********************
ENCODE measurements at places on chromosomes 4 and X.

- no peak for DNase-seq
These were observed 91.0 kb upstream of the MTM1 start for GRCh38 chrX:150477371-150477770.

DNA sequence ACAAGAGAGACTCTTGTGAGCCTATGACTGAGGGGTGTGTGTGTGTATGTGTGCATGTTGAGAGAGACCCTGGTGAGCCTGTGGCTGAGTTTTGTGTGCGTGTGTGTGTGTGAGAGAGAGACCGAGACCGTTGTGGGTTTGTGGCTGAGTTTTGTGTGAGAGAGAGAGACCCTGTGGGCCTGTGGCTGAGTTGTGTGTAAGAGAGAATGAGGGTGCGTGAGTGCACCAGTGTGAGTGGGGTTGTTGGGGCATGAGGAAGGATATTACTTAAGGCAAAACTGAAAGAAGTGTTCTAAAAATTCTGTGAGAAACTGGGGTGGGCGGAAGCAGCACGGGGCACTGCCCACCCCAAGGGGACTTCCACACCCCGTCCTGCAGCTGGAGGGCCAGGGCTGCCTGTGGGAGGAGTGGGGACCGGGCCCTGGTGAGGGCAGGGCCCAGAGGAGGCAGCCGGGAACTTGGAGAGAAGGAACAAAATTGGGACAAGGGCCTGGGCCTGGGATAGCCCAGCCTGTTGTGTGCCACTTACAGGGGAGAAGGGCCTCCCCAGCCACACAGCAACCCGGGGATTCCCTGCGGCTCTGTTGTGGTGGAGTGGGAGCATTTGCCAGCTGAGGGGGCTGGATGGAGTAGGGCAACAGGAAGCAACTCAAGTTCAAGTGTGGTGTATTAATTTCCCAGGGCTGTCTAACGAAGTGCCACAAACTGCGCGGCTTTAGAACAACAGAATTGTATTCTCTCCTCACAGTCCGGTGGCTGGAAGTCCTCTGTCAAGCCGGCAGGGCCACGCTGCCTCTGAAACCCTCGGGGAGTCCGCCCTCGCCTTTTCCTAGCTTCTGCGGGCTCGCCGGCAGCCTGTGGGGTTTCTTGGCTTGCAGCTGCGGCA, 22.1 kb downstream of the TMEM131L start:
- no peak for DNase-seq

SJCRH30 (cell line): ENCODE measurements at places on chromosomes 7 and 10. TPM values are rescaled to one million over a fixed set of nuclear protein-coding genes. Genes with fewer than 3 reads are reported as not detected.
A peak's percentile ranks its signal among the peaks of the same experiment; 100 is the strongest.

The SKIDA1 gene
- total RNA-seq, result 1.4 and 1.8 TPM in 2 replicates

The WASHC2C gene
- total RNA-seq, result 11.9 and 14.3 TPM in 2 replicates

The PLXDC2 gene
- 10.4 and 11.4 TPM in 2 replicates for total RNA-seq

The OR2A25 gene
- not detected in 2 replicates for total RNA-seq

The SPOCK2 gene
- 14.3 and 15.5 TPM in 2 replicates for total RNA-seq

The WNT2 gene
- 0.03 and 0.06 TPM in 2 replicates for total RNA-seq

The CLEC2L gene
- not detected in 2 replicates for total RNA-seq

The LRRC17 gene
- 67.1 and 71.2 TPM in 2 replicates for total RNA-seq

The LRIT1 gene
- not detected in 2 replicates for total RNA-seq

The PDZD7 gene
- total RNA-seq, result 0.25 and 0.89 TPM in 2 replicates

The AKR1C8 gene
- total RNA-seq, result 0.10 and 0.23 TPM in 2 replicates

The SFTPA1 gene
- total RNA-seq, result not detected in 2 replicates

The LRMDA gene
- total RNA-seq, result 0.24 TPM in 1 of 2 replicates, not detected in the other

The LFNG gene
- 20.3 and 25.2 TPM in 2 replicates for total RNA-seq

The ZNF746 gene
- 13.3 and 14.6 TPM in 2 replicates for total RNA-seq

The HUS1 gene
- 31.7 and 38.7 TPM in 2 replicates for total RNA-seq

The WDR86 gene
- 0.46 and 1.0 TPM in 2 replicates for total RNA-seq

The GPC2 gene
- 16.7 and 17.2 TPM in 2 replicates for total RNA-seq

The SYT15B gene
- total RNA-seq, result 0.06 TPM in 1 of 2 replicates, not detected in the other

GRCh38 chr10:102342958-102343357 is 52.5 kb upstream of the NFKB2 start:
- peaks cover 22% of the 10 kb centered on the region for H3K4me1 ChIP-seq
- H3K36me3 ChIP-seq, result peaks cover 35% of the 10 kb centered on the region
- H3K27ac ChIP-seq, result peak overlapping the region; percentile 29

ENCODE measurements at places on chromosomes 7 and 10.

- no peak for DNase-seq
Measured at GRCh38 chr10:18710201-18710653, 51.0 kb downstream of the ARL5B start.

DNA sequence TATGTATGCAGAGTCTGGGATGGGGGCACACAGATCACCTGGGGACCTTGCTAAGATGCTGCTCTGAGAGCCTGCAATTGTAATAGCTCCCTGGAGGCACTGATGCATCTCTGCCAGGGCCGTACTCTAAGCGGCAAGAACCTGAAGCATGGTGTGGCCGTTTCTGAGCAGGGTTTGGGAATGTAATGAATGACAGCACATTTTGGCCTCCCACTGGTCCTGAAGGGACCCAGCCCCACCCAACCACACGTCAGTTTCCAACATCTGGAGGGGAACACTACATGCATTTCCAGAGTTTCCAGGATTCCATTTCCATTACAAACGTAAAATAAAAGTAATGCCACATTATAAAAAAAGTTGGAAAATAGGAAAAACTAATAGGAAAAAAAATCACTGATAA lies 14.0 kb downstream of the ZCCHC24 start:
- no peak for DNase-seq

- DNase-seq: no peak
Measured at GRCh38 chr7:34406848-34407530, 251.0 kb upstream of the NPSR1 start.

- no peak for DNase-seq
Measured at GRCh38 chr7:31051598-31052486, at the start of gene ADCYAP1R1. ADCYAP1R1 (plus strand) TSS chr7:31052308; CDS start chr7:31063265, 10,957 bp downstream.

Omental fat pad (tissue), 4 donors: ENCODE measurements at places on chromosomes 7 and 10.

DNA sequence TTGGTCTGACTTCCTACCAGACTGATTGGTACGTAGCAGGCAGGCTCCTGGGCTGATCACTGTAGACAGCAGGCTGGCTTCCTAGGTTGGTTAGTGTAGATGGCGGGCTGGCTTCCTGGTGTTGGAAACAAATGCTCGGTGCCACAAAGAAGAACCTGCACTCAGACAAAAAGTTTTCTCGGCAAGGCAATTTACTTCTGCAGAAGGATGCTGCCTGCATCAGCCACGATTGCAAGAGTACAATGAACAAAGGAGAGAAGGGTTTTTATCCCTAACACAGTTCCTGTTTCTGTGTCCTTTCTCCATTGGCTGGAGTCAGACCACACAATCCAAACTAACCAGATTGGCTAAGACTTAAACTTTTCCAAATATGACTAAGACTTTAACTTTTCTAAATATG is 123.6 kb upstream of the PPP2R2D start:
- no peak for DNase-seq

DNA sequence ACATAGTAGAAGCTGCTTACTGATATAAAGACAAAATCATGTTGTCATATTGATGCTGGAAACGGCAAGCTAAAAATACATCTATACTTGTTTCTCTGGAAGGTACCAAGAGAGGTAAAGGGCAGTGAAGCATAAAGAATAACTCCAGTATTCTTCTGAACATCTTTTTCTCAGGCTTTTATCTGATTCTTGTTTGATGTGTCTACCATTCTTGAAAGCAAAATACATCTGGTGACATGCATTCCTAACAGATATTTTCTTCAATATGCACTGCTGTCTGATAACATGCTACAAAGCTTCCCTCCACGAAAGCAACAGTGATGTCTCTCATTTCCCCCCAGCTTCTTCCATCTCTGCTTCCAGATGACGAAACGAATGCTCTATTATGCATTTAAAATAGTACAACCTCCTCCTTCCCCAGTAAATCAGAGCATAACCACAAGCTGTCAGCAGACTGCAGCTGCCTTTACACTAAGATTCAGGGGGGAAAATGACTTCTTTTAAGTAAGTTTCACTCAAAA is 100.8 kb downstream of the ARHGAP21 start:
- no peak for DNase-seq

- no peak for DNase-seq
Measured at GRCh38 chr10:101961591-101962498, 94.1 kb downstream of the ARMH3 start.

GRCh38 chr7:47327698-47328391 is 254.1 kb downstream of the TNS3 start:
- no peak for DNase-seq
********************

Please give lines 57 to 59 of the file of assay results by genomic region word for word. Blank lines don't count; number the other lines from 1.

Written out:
- no peak for DNase-seq
Measured at GRCh38 chr7:31051598-31052486, at the start of gene ADCYAP1R1. ADCYAP1R1 (plus strand) TSS chr7:31052308; CDS start chr7:31063265, 10,957 bp downstream.

Omental fat pad (tissue), 4 donors: ENCODE measurements at places on chromosomes 7 and 10.